Caleb Burhans – Past Lives (modern classical)
A gorgeous grouping of the composer’s pieces offering a great deal of variety in terms of approach and texture, Caleb Burhans certainly lives up to his “emo-classical” moniker with this effort. The ability of the composer to define and convey subtle emotion through his music is exceptional. Also notable is the fact that each of these pieces assembles a different set of performers, such as harp-marimba duo Harpverk on the optimistic “Once in a Blue Moon”, or the menacingly introspective string arrangement “Contritus” as performed by JACK Quartet. Each of these works stands on its own merits and warrants repeat listens. Overall, this is a beautifully diverse work of contemporary music that finds poignancy in balance with vitality. Highly recommended during periods of solemn reflection.
Gaspard – La forêt de Gaspard (post rock, prog metal, avant rock)
With their debut album, Gaspard (Montréal, Canada) makes a powerful introduction with a moody and dynamic full-length release. Early on, in what seems to be an attempt at marrying sprawling distorted guitar with progressive structural movements, I’d say the band has succeeded in meeting their objective. Then it quickly becomes obvious that the group is not satisfied with such an apparently humble goal. Solid musicianship paired with the control and restraint needed to act as a unit; these are compositions that pay mind to space and putting the collective ahead of the individual. The delicate rhythmic interplay is worthy of note on pieces like “Chapitre I : Les Mauves”. Also duly remarkable is the sensitivity to melodic development, all without becoming bogged down in prog cliché. There are amazing surprises unfolding here which I don’t wish to spoil for you (so maybe stop reading!), but who honestly saw that Gialloesque thriller film passage coming!?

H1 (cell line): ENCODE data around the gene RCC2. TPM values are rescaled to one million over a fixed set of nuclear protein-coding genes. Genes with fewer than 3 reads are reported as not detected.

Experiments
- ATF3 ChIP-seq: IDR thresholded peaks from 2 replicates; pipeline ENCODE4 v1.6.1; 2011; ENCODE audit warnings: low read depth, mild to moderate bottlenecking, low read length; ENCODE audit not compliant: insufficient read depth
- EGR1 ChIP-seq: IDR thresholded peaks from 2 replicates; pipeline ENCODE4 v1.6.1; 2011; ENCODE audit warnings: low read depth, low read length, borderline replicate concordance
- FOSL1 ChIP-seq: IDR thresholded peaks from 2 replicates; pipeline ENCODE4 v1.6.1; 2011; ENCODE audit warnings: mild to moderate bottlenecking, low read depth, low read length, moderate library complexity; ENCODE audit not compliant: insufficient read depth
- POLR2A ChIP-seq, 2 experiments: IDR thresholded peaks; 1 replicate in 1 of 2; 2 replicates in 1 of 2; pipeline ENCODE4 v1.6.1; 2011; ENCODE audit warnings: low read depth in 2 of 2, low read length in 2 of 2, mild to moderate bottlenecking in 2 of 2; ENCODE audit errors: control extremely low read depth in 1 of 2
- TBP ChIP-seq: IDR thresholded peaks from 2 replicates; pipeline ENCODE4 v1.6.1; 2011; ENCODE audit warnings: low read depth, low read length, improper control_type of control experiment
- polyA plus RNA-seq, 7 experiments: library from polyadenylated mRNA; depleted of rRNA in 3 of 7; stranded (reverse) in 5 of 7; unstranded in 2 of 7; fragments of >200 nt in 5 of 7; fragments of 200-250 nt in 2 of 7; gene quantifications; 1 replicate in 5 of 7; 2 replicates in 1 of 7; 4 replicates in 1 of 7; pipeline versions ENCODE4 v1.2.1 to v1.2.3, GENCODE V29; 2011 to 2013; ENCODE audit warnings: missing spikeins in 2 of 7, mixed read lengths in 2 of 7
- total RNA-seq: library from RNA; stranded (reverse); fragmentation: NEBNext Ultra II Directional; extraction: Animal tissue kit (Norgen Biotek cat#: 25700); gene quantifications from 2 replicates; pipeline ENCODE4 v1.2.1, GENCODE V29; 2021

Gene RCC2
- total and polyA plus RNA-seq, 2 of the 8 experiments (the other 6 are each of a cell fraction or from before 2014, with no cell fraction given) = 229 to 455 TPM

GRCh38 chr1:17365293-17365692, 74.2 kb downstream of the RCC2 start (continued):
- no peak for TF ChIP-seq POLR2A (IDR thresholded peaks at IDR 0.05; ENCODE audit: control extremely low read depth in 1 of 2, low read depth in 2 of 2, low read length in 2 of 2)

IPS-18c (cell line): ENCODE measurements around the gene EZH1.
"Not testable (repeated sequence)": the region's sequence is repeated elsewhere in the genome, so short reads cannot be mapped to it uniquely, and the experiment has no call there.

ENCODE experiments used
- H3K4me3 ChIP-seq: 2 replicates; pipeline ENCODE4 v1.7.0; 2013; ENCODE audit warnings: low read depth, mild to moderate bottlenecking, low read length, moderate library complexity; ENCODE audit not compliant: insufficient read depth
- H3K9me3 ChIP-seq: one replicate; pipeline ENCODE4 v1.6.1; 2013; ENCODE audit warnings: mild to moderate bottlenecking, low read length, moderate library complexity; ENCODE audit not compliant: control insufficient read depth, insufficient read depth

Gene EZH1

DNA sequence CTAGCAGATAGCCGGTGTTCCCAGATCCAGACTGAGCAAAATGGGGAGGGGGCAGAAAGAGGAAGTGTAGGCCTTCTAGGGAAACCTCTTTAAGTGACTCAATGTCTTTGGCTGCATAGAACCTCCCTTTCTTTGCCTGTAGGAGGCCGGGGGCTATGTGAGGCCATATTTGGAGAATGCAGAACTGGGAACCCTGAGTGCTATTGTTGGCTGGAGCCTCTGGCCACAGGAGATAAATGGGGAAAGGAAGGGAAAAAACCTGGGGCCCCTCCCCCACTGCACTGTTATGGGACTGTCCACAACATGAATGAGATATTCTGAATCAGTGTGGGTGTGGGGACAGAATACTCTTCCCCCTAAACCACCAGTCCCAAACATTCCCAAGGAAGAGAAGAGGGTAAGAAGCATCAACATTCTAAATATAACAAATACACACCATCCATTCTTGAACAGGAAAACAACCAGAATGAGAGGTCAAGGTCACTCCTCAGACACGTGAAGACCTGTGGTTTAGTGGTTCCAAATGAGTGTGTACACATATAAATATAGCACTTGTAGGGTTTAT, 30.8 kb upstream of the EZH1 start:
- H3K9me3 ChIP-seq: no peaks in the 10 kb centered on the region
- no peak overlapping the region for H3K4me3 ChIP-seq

Editrix – Talk to Me (noise rock, avant punk)
Self-proclaimed “avant butt-rock”, one cannot argue with this assessment. Strong Ninewood* vibes on the first and last tracks, both of which also happen to be the best reasons to listen. The first tune is particularly interesting (good choice putting it up front), introducing you to the trio with shrieking guitar and airy female sing-speak set against bass and drums. At its core, I guess it’s ’90s alt-rock and post-grunge filtered through a modern “ironic” lens, but it’s fun and I kinda like it anyway. I’m curious to hear where this band takes their sound.
*Ninewood was an experimental rock band featuring two bass players from Oakland, California in the late ’90s. They’re kinda tough to search on the internet, but I would strongly recommend trying.
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